Colm O'Rourke: Tackle 'white death' by using sugar tax money to invest in sport
Published 20/03/2016 | 17:00
George Osborne showed a bit of leadership last week. No, he is not a player with a weaker county, nor is he a GAA official. He is Chancellor of the Exchequer in Britain or the equivalent of the Minister for Finance on this side of the big river. And Osborne signalled that a sugar tax will be introduced in two years; it is estimated that it will yield about £500m and this money will be ring-fenced for sport in schools.
This move has been described as a shock in many quarters. Isn't it amazing how politicians doing the right thing can be described as a shock? One would feel that elected officials of State should always be trying to act in the common good. In this country the smoking ban was the greatest example ever of a decision which has been good for everyone except the tobacco companies.
Why could NAMA, for example, not be told by our ministers to do their job in the same way?
For a start they could sell off individual housing and apartment units so people like those in Tyrellstown who could have bought them at a discount price. Why is it better to sell everything to foreign hedge funds rather than our own citizens? Why can NAMA - as it is authorised to do - not sell blocks of land at lower rates to sports organisations rather than these same vulture funds who are holding ordinary people to ransom? If the agency wants to contribute to solving the housing crisis it should stop selling to these funds, who will just hold on to their assets until prices go through the roof and then sell back to the poor Paddies. That, in contrast to George Osborne, can be called a complete lack of leadership.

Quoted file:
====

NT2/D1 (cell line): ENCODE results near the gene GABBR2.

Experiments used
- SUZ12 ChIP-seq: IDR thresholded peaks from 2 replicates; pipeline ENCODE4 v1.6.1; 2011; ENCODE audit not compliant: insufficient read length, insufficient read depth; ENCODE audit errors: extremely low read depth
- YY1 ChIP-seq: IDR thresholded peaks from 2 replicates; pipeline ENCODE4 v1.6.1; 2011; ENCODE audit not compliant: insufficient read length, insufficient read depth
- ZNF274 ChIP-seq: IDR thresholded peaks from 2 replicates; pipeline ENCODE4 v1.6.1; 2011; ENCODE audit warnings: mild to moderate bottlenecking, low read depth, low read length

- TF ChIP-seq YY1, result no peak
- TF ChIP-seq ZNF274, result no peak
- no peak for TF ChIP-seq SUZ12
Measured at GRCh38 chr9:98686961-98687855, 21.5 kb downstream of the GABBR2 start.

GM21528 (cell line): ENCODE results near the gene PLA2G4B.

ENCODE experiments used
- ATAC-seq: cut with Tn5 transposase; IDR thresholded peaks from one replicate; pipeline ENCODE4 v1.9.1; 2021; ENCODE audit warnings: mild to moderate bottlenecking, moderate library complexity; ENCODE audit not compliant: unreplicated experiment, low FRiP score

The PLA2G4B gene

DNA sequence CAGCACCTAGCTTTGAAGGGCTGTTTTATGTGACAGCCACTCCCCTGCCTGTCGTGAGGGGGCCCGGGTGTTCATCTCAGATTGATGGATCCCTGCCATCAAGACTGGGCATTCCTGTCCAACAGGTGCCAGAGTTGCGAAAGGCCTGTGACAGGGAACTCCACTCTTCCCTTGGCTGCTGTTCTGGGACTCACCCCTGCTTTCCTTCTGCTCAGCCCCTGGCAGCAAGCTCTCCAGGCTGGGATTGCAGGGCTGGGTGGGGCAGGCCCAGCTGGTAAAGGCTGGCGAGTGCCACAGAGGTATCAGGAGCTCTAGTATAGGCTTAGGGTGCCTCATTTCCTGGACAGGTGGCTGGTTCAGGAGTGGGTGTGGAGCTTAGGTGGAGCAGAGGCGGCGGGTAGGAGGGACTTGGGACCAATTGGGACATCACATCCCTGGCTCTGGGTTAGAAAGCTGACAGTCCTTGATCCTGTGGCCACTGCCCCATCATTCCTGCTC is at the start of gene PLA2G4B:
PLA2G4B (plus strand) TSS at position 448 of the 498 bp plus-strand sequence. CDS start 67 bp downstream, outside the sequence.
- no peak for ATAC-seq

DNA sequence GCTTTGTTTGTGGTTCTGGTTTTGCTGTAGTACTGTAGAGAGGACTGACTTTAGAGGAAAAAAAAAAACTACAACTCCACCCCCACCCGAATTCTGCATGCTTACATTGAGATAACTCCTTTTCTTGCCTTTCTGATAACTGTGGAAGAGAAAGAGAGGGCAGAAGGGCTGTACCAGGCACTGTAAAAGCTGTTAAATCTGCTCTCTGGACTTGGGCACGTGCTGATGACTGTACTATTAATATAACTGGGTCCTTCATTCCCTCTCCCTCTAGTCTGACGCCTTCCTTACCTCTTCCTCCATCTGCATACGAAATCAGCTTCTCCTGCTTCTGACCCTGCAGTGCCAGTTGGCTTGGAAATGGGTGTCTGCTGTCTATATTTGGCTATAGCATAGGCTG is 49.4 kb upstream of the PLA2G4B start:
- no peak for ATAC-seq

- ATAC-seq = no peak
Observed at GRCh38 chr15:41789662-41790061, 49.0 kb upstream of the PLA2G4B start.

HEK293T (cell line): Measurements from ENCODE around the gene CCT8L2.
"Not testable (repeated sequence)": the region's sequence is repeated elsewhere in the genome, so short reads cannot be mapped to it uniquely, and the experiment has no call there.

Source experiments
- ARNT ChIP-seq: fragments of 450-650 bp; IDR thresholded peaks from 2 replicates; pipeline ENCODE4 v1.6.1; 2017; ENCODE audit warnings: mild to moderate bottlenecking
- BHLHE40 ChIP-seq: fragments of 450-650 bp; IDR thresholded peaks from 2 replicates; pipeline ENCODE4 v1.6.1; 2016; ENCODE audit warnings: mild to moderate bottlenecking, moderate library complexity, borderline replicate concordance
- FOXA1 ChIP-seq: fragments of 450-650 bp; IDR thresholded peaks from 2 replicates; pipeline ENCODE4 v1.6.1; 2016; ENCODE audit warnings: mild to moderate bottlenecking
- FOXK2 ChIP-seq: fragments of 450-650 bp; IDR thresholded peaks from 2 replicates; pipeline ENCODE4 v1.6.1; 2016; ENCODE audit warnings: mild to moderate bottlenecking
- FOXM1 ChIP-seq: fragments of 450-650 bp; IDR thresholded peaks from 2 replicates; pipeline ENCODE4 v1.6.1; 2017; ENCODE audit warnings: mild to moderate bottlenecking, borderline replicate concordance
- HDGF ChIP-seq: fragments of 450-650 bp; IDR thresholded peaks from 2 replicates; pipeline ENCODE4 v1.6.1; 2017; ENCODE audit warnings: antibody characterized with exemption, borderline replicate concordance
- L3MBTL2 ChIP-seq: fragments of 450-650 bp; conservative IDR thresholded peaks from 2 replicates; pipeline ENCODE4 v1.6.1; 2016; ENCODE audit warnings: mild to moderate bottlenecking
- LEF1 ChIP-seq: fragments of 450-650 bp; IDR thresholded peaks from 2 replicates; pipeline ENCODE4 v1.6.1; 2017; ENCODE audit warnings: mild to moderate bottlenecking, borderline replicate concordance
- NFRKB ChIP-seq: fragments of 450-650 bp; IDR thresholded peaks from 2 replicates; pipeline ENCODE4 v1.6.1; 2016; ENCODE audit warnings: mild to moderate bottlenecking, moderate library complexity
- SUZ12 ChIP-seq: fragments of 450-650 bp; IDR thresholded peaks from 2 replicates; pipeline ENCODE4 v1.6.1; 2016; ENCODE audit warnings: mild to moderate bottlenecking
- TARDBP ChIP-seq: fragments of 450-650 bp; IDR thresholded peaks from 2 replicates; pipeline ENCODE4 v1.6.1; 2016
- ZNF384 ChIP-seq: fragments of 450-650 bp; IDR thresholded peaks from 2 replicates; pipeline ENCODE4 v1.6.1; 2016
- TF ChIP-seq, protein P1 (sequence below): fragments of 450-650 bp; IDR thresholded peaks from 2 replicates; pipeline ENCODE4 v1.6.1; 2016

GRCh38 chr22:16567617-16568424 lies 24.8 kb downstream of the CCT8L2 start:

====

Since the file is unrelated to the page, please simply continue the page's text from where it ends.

Now that Osborne has taken the lead on the sugar tax, all our politicians have to do is directly copy the British model and similar measures which are already in place in the Scandanavian countries, France, Belgium, Hungary and Mexico. Mayor Bloomberg tried to do something similar in New York but it was overturned in the Court of Appeal in 2014. The New York example is just to show that governments must be willing and able to take on big business as they react with venom when profits are threatened.
A can of cola can have up to nine teaspoons of sugar in it and some have as much as 13. Some five-year-old children are consuming their bodyweight in sugar every year. This is leading to an increase in heart disease, type two diabetes, rotting teeth and obesity but this is the first time that the British have set their minds to start tackling the problem. Maybe it is because they are estimating that it is costing the health service about £5bn a year which has made them act but the delay in implementing it for two years is disappointing.
What it does do, though, is give us an opportunity to put the same tax in place straightaway and earmark the money for sport in schools. In Ireland, successive governments have treated sport in school as a sort of optional extra rather than a core element of everyday life. Sport should be as important as any other subject on the curriculum. In fact, I feel it should be given even greater importance as a healthy lifestyle in early years has bigger economic benefits than anything else in school.